- Mayo Clinic (Rochester, Minnesota)
- Dana-Farber/Brigham and Women’s Cancer Center (Boston)
- Cleveland Clinic
- Johns Hopkins Hospital (Baltimore)
- Seattle Cancer Care Alliance at University of Washington Medical Center
- H. Lee Moffitt Cancer Center (Tampa, Florida)
- UCSF Medical Center (San Francisco)
- Hospitals of the University of Pennsylvania-Penn Presbyterian (Philadelphia)
Cancer affects each population differently. Minority groups and people with socioeconomic inequalities have higher cancer mortality rates compared to whites and those in better financial standing.
Black Americans have the highest death rate and lowest survival rate of any racial or ethnic group for most cancers. However, the overall cancer death rate is dropping faster in blacks than in whites, especially in cases of lung, colorectal and prostate cancer.
5-Year Survival Rates by Race
Socioeconomic Gap for Cancer
While the racial gap in cancer mortality is slowly narrowing, people of lower socioeconomic status still bear a disproportionate share of the cancer burden.
The socioeconomic gap of cancer deaths widened significantly in the past three decades. Between 2012 and 2016, the overall cancer death rate was approximately 20% higher among residents of the poorest U.S. counties compared to the most affluent areas.
Minority groups in the U.S. are more likely to be poor and have little access to effective health care. Limited health care access is a major contributor to disparities.
Poor individuals are less likely to get recommended cancer screenings. Because of this, those below the poverty line are more likely to be diagnosed with a late-stage cancer, which limits effective treatment options.
Cancer Mortality Rate by Socioeconomic Status, 2012-16
|176.7 deaths per 100,000
|149.7 deaths per 100,000
Researchers have also found a correlation between people of lower socioeconomic status and higher rates of behavioral risk factors of cancer, including:
- Tobacco use
- Physical inactivity
- Alcohol abuse
- Poor nutrition
- Lower rates of breastfeeding
- Exposure to environmental risk factors (exhaust, smog, chemicals)
A 2017 report from the Centers for Disease Control and Prevention shows people who live in rural areas get cancer less often but die from it at higher rates compared to those in urban areas.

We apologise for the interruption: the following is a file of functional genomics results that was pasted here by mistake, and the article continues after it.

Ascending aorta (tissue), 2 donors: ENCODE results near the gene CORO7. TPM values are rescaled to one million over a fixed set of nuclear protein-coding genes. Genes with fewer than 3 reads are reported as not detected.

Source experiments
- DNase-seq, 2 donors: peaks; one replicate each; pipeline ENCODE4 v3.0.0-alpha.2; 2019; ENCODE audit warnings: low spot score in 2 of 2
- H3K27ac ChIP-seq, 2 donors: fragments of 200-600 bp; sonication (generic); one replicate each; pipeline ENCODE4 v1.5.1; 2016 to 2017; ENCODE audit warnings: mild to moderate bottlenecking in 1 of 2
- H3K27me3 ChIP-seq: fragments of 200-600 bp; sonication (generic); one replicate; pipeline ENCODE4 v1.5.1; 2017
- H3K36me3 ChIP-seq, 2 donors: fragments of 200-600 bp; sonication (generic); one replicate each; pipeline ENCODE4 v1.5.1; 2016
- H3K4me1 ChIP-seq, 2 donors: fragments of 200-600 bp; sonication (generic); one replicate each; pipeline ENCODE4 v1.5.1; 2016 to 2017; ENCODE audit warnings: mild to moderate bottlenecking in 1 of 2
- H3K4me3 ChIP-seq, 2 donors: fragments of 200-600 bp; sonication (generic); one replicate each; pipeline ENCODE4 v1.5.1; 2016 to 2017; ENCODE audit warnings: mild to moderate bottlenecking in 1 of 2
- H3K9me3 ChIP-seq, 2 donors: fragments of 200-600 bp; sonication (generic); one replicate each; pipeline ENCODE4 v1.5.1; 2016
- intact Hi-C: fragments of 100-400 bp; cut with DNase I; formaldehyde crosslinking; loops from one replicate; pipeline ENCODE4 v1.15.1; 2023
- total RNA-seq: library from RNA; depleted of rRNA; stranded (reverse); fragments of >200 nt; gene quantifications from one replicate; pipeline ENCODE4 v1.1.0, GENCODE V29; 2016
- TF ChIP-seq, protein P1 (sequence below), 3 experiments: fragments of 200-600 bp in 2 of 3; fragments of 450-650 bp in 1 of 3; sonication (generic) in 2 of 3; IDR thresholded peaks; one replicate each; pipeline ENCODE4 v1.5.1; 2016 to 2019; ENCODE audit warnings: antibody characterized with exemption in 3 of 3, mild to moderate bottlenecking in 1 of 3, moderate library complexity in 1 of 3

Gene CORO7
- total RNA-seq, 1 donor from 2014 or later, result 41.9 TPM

Overall Cancer Incidence Rate
Cancer Death Rates
442 cases per 100,000
180 deaths per 100,000
457 cases per 100,000
158 deaths per 100,000
Living with Cancer
Whether you are a patient or a caregiver, a cancer diagnosis can change your life forever. Treatments may go on for years. A diagnosis may change not only the patient’s quality of life, but their loved ones’ way of life.
Living with cancer means coping with stress, dealing with possible depression and learning how to overcome challenges — expected and unexpected — so you can focus on the moments and memories that matter most.
While geography alone can’t predict your risk of cancer, it can impact prevention, diagnosis and treatment opportunities — and that’s a significant public health problem in the U.S.
Coping with Stress
The American Society of Clinical Oncology says dealing with cancer is likely one of the most stressful life events for patients and caregivers. There are two kinds of cancer-related stress: Acute and chronic.
- Acute Stress: These initial stressful feelings after a diagnosis may include racing thoughts, sweating, fast heart rate, muscle tension and physical and emotional changes.
- Chronic Stress: If left unchecked, stress can become a long-term issue called chronic stress. This can negatively impact a patient’s immune system, sleep patterns, digestive and cardiovascular systems and emotional well-being.
Ways of Coping with Stress
The National Institute of Mental Health outlines some tips for coping with cancer-related stress.
- Recognize the Signs: Difficulty sleeping, being easily angered, feeling depressed, having low energy
- Get Regular Exercise: 30 minutes of walking per day can boost your mood and reduce stress
- Try a Relaxing Activity: Meditation, yoga, tai chi or gentle exercises